Candidate volunteers will be pounding on doors to get the vote out Monday, but a different group of people have been working for years to draw more people to polling stations, no matter who gets the vote.
Election signs dot the lawn where the towers and townhouses of Lotherton Pathway meet Caledonia Road, just south of Lawrence Avenue West. It's not a novel sight in a city that has just seen double the number of advance voters compared to the past election, but the location is notable.
The 4,500 residents of Lotherton are mainly immigrants. Only a few hundred of them voted four years ago, according to Tara Bootan, the local co-ordinator for North York Community House, a neighbourhood centre supporting immigrant settlement.
Saturday saw a final push in this campaign for what has been a prolonged effort to raise the level of democratic involvement. Children painted chalk arrows and footsteps leading to the polling station and volunteers staffed information tables in each apartment lobby, asking passing residents to sign a pledge that they would vote.
Sitting in the NYCH satellite office, resident Jasadora Samuge, 74, said Monday would be the first time she'll be marking a Canadian ballot since coming from Guyana 10 years ago.
"You have to show interest. We are all living in hope. You have to try," said Ms. Samuge, who became a Canadian citizen after the past election.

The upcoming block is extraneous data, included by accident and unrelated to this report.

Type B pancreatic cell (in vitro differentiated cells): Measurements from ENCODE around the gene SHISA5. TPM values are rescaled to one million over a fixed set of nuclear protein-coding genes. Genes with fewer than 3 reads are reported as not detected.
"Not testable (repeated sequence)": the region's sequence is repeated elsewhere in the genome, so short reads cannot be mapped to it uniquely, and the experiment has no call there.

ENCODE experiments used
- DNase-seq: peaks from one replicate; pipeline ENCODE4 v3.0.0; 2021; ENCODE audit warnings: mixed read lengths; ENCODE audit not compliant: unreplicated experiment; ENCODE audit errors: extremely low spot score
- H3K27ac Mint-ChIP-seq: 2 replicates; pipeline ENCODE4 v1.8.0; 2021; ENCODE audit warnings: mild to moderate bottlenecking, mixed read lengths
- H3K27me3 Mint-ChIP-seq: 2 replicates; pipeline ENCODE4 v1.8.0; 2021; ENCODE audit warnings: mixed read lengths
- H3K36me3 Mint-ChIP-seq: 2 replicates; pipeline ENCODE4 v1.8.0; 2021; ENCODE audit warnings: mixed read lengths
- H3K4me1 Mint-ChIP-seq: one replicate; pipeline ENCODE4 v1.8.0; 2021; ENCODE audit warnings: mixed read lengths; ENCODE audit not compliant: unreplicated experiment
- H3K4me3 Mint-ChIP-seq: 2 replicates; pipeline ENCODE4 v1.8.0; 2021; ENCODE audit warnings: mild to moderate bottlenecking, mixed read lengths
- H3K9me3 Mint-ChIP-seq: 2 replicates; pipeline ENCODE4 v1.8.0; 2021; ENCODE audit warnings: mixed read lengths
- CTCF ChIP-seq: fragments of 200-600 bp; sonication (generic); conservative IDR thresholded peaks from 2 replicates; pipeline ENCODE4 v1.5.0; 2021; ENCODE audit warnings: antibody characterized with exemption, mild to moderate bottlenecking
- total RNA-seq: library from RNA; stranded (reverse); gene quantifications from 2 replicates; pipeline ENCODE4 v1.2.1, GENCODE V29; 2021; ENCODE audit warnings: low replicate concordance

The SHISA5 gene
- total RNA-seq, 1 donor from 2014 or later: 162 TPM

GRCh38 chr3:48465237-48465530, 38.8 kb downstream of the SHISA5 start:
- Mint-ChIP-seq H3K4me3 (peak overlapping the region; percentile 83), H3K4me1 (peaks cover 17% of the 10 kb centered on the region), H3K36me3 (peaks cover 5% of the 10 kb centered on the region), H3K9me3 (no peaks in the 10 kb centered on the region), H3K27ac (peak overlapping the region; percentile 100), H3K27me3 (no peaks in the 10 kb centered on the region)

Minutes later, Ward 15 incumbent councillor Josh Colle finishes speaking with her and finds Ms. Bootan to ask how Ms. Samuge can get proof of address, something she currently lacks.
While a lack of documentation is an immediate concern, John Beebe of Samara, a charity with a mission to increase democratic engagement and participation, says the practical aspects of voter registration are the easy part. The bigger issue is battling the apathy that leads to a majority of eligible voters staying home.
With partners like NYCH, which reaches 25,000 immigrants each year, Samara tries to instill an interest in politics by, among other things, simply starting group discussions.
Mr. Beebe explains that they initiate events or simply reach into the regular meetings of established groups and ask members what matters to them.
"Rooms burst when you bring up politics," said Mr. Beebe. "You get a whole new way to build connections and you see people breaking down the isolation they feel when they say, 'I'm just one person, I can't make a difference.' "
"When people feel part of a community, they are more willing to give back to it," he said. And voting is the first step in that.
Mr. Colle acknowledged that the isolation people feel when they aren't part of the political system is self-perpetuating. "Candidates rank polls on turnout and likely voters, so some areas get written off," he said.
Adnan Amin, an NYCH co-ordinator, says that by becoming democratically involved, new voters can show not just politicians, but also themselves, that they matter.
Voting is a symbolic but important stepping stone, he says. "People get the confidence to address issues they see in their local community, whether it is traffic issues, or disputes with their landlords. If we run a workshop on political rights, it gives people some knowledge and capacity to be less apathetic and make a difference for themselves."
Neezem Ali, 47, arrived from Guyana 10 years ago. He recently received his citizenship and voted for the first time in the past provincial election.
He says he's glad to know his vote actually counts in Canada, which was not the case in Guyana where he says the elections were rigged.
He explains that too often newcomers see voting as something that is "only for white people."
"People need someone who can give them a push, knock on the door and tell them, 'You are Canadian now and you have to vote. This is where your grandchildren will live, so you have to have a say,' " he said.